Expectation is a strange animal. The more you beat it, the stronger it rises. Consistent underachievement is perhaps the only way to kill it
The finance minister has reportedly initiated the process of the formulation of the Union Budget for financial year 2020-21. In the process, the minister shall be taking inputs from various stakeholders, including industry and trade associations, bankers, economists, financial market participants and consumer interest groups.
In the past, this exercise generally raised the expectation levels of various stakeholders. However, considering the inherent contradictions in the expectations of these varied interest groups, the actual budget provisions have generally failed in gratifying all of them.
I have tried doing the same exercise in the past couple of weeks, and assessed the following:
(a) - Lower income tax; higher rate of interest on savings; lower EMIs; more subsidy on utilities like electricity; public transport and healthcare; lower GST on consumer goods; and substantially better physical infrastructure (roads, sanitation, water, electricity, railways, airports, etc.) Middle-class households want more money in hand (b) which means - less compliance; easier and cheaper credit; lower taxes; protection from market competition, especially global competition; easier access to foreign capital; and easier, faster and cheaper access to technology, physical resources and markets. Industrialists want ease of doing business; (c) no taxes; freedom to move in and out (convertibility); and easy labour, land, competition and environment norms. Foreign investors want less compliance; (d) ; free electricity, water, sanitation, healthcare, education, insurance and cash subsidies. want proper houses Slum-dwellers (e) free and better access to markets; free electricity and water; higher MSPs; and more input and infrastructure subsidies. Farmers want no taxes; (f) lower interest rates; moderate inflation and higher tax to GDP ratio. Market economists want 1.5 percent fiscal deficit; (g) higher public expenditure; universal basic income; higher crop prices; protection from global competition; higher small savings rates and wider and deeper financial inclusion. Development economists want relaxation in FRBMA fiscal deficit targets;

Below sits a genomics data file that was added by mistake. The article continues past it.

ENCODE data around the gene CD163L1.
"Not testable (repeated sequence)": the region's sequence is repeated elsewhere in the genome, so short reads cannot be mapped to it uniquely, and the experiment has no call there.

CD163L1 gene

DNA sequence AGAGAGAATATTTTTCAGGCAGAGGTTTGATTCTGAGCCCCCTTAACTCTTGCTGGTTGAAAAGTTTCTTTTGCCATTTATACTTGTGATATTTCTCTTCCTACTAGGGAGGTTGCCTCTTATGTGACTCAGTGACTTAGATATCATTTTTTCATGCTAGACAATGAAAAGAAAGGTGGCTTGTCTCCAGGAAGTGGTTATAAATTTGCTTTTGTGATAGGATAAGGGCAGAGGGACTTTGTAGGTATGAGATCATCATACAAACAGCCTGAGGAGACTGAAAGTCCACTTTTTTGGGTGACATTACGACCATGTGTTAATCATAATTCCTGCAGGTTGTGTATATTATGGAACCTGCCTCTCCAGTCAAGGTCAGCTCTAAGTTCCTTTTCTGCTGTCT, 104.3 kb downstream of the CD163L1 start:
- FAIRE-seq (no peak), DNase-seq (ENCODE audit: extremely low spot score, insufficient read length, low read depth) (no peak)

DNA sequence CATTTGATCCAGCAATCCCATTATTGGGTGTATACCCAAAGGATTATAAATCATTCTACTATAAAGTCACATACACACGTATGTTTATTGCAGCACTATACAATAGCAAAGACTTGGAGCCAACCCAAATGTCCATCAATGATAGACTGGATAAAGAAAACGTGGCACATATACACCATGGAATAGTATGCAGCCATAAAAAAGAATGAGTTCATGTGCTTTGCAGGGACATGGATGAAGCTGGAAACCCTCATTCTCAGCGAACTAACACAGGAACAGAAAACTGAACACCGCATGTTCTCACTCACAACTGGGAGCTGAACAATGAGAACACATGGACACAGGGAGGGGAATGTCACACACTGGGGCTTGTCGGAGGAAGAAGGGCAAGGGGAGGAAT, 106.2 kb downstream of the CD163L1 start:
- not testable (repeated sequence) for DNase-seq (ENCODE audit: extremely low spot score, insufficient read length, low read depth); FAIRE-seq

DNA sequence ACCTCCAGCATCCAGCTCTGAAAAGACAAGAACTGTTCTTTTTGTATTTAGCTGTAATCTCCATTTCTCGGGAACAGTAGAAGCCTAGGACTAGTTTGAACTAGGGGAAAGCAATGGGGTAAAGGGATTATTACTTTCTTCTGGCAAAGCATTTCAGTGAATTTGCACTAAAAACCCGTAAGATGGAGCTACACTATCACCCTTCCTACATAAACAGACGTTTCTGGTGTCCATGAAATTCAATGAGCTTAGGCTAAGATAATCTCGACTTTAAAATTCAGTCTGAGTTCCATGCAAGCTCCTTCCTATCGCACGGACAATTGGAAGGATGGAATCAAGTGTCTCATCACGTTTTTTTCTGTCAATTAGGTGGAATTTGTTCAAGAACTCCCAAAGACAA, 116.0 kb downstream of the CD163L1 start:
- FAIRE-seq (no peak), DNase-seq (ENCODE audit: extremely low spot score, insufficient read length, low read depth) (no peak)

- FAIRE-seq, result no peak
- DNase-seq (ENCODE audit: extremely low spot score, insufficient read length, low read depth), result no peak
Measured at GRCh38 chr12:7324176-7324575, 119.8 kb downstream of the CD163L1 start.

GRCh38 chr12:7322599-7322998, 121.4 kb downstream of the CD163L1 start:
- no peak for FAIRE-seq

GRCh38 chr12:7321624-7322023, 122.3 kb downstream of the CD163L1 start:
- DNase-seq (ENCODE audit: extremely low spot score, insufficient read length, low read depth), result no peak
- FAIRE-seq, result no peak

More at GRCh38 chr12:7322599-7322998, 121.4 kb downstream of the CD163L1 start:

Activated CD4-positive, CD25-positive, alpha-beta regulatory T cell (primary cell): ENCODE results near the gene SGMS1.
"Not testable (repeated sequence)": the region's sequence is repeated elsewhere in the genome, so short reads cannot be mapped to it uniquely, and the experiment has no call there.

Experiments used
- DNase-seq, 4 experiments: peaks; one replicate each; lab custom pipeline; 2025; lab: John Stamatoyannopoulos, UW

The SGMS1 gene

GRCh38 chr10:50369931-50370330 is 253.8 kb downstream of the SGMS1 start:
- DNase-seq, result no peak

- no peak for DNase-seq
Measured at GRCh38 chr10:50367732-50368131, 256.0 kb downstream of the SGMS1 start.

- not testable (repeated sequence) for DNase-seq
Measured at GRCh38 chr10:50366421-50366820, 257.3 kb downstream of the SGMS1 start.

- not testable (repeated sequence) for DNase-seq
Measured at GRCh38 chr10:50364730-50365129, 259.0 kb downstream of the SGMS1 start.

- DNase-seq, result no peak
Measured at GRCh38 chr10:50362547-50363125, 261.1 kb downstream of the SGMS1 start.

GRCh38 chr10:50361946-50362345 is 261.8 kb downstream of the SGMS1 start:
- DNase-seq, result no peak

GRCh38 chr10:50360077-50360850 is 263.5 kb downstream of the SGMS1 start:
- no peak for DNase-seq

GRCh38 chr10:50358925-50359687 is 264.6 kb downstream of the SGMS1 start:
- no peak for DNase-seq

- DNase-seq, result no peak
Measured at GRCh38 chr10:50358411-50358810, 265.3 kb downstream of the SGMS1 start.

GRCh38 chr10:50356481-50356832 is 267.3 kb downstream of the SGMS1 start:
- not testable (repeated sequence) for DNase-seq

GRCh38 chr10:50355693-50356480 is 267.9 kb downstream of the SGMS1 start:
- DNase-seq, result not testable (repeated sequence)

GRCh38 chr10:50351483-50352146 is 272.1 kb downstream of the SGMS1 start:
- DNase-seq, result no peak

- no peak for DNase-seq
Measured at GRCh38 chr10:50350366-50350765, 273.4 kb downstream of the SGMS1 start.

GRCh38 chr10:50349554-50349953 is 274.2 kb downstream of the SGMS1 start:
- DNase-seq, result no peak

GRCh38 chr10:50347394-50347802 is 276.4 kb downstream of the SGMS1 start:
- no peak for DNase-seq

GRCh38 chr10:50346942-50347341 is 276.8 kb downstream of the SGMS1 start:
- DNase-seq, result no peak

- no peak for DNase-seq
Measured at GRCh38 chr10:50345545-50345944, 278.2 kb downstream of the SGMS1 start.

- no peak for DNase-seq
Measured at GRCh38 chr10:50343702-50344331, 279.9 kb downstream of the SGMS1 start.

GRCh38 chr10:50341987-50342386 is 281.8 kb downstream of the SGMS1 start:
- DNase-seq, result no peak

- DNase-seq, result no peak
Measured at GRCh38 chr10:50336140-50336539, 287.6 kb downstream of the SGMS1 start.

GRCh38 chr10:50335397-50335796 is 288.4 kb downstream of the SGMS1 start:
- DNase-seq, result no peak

Obviously, no one wants to pay higher taxes; face global competition; or stringent compliance; etc. Naturally, most of them shall feel disappointment and a sense of frustration. The question is who will foot the bill, if everyone enjoys the dinner and leaves.
It is critical to assimilate that expectations of the direct stakeholders in the financial markets obviously stand at cross-purpose with the interests of the broader population. Hence, it may not be politically or economically expedient for the finance minister to meet most of these expectations. Failing would though lead to dismay and delusion that usually reflects in panic like selling in markets leading to the destruction of wealth for most.
It is pertinent to note the following two verses from Chapter 2 of the Bhagavad Gita in this context:
ध्यायतो विषयान्पुंसः सङ्गस्तेषूपजायते। सङ्गात्सञ्जायते कामः कामात्क्रोधोऽभिजायते॥ २-६२॥
When a man thinks of objects, attachment for them arises; from attachment, desire is born; from desire arises anger.
क्रोधाद्भवति सम्मोहः सम्मोहात्स्मृतिविभ्रमः। स्मृतिभ्रंशाद् बुद्धिनाशो बुद्धिनाशात्प्रणश्यति॥२-६३॥
From anger comes delusion, from delusion the loss of memory, from the loss of memory the destruction of intelligence; from the destruction of intelligence he perishes.
Various stakeholders in the Indian economy, especially the investors in financial markets, need to internalise this divine wisdom and manage their expectations to avoid disappointment and frustration.
Vijay Kumar Gaba explores the treasure you know as India, and shares his experiences and observations about social, economic and cultural events and conditions. He contributes his pennies to the society as Director, Equal India Foundation. Read his columns